(1) I know that, at the present moment (t1), I have hands.(2) I might come at some future time (t2) to acquire goodevidence that I did not have hands at t1.(3) Were I to acquire such evidence at t2, then at t2 I couldnot know (even if I continued to believe) that I had hadhands at t1.(4) If S knows that p, and S continues to have all of hercurrent evidence for p, and continues to believe that pon the basis of this evidence, then S cannot lose herknowledge that p
by acquiring new evidence.Acquiring new evidence cannot, all by itself, make youmore ignorant.Different versions of this paradox are developed and discussed inHarman (1973) and Ginet (1980). The fact that these authors regarditasa
suggeststhatthereissomethingparadoxicalhere.Forinstance, Harman (1973, p. 148) admits that it seems paradoxicalto reject (4), but he does so anyway. And Pryor, like most otherepistemologists, would solve this paradox by rejecting (4), which isincompatible with the conjunction of (F) and (PK).Williamson (2000, p. 219) gives an apparent counter-exampleto (4). Here is his example: “I see one red and one black ball putinto an otherwise empty bag.
. . .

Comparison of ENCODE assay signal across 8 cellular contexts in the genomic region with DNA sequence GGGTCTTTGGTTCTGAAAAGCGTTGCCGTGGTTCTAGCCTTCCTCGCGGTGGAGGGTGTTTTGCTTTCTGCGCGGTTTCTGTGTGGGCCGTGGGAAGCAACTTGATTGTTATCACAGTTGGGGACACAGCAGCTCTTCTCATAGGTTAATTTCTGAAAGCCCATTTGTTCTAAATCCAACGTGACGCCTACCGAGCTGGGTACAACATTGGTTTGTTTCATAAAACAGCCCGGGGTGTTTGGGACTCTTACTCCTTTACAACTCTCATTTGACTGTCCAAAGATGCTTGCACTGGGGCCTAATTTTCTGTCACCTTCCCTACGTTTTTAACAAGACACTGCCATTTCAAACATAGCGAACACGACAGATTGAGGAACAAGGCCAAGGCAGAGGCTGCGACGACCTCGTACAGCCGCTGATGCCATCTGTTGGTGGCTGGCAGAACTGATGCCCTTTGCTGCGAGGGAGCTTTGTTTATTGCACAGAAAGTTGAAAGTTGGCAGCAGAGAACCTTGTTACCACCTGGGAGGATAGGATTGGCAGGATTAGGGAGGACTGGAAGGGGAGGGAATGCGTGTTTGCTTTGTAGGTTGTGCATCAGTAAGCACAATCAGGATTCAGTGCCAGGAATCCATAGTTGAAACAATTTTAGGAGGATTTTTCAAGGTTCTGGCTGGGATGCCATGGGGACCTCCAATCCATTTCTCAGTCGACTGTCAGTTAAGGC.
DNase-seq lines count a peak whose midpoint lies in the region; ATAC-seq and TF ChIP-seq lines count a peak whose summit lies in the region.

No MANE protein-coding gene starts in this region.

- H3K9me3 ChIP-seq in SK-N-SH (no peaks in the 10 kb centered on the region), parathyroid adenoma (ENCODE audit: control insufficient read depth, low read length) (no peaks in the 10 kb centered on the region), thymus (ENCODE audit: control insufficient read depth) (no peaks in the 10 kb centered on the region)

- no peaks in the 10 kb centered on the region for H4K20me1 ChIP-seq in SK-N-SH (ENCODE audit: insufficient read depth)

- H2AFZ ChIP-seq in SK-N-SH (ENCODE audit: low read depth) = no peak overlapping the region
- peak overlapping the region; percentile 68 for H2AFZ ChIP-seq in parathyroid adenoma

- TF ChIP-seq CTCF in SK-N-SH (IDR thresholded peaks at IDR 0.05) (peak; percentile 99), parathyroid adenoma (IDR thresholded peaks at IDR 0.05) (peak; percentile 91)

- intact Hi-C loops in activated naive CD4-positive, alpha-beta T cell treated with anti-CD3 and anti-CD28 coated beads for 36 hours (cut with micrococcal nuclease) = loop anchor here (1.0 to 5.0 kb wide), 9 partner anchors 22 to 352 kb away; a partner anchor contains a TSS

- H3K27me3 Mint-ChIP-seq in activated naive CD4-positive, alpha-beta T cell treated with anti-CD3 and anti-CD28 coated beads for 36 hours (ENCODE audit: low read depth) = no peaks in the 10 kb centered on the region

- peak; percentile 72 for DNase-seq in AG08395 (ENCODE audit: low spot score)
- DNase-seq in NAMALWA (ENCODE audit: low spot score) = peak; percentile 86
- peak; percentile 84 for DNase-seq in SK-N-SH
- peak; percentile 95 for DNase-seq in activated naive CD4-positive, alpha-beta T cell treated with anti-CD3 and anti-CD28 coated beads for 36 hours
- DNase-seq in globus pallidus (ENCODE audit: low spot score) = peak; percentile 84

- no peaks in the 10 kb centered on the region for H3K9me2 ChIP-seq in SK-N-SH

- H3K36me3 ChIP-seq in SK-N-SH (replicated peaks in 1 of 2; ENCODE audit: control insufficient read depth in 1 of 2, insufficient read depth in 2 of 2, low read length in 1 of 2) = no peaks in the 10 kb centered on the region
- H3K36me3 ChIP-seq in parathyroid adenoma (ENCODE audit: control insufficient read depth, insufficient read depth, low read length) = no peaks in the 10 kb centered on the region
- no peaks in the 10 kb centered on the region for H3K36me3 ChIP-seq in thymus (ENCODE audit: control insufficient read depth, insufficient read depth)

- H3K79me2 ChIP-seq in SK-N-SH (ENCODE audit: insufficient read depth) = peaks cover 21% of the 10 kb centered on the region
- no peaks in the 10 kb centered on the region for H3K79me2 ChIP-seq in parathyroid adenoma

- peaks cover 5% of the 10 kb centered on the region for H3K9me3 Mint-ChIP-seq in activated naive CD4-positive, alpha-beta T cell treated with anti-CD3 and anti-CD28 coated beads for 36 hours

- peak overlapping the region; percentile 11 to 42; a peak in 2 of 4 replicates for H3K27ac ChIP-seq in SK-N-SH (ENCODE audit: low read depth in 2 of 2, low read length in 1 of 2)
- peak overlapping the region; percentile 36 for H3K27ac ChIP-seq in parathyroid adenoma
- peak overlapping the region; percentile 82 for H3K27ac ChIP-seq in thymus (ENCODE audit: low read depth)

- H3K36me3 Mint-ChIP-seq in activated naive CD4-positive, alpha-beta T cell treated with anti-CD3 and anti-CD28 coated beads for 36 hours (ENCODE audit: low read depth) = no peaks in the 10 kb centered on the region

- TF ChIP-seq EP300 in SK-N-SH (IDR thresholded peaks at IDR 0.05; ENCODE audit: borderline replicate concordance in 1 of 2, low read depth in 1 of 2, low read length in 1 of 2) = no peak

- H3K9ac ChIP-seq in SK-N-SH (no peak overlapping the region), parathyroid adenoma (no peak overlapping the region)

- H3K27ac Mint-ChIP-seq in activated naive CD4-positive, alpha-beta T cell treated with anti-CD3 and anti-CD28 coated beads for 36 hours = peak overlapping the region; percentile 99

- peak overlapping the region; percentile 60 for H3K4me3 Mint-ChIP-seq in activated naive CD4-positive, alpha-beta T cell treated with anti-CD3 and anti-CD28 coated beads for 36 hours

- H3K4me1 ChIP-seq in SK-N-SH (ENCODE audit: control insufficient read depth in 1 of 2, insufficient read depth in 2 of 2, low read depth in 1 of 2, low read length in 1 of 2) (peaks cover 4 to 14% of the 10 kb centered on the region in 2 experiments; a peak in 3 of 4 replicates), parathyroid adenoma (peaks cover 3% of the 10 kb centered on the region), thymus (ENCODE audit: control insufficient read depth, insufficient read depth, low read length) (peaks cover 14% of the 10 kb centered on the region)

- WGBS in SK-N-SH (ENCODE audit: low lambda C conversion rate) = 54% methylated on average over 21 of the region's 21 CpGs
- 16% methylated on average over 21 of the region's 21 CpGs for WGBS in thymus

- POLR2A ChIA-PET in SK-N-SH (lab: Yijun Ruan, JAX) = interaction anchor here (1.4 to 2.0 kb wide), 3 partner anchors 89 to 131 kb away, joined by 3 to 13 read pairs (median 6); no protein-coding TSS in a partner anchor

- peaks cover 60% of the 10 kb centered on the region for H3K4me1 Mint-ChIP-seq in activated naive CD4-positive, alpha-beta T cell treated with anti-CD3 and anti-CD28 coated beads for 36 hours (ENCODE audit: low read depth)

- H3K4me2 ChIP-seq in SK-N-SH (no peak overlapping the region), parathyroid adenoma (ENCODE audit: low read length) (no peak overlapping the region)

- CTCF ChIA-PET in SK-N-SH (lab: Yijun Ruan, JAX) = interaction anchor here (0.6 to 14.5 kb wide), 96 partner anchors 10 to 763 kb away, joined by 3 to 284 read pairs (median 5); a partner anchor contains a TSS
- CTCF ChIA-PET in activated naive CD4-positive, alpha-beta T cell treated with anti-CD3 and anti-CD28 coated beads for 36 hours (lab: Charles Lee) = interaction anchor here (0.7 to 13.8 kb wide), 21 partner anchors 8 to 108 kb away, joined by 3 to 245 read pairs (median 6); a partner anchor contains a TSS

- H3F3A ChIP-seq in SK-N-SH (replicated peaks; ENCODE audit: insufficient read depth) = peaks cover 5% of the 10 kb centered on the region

Now suppose that on the ﬁrst tenthousand draws a red ball is drawn each time, a contingency whichmy evidence does not rule out in advance, since its evidential proba-bility is non-zero. But when I have seen it happen, I will rationallycome to doubt e; I will falsely suspect that the ball only lookedblack by a trick of the light.” To see that this example doesn’t work to refute (4), consider that if I retain the evidence I had before thedraws, it should make no difference if the bag is transparent. But if the bag were transparent, then I would not rationally come to doubte. Rather, I would just be puzzled why my hand seemed always toreach for the red ball instead of the black one. Had I retained myevidence (by continuing to see the black ball), I would not rationallycome to doubt e, and so this is not a counterexample to (4).Of course, the plausibility of (4) does not make it immune fromrejection. But if we’re going to solve the paradox of defeasibility byrejecting (4), we should at least explain why (4) is so plausible, andso why there is a paradox here in the ﬁrst place. I’ll offer an alterna-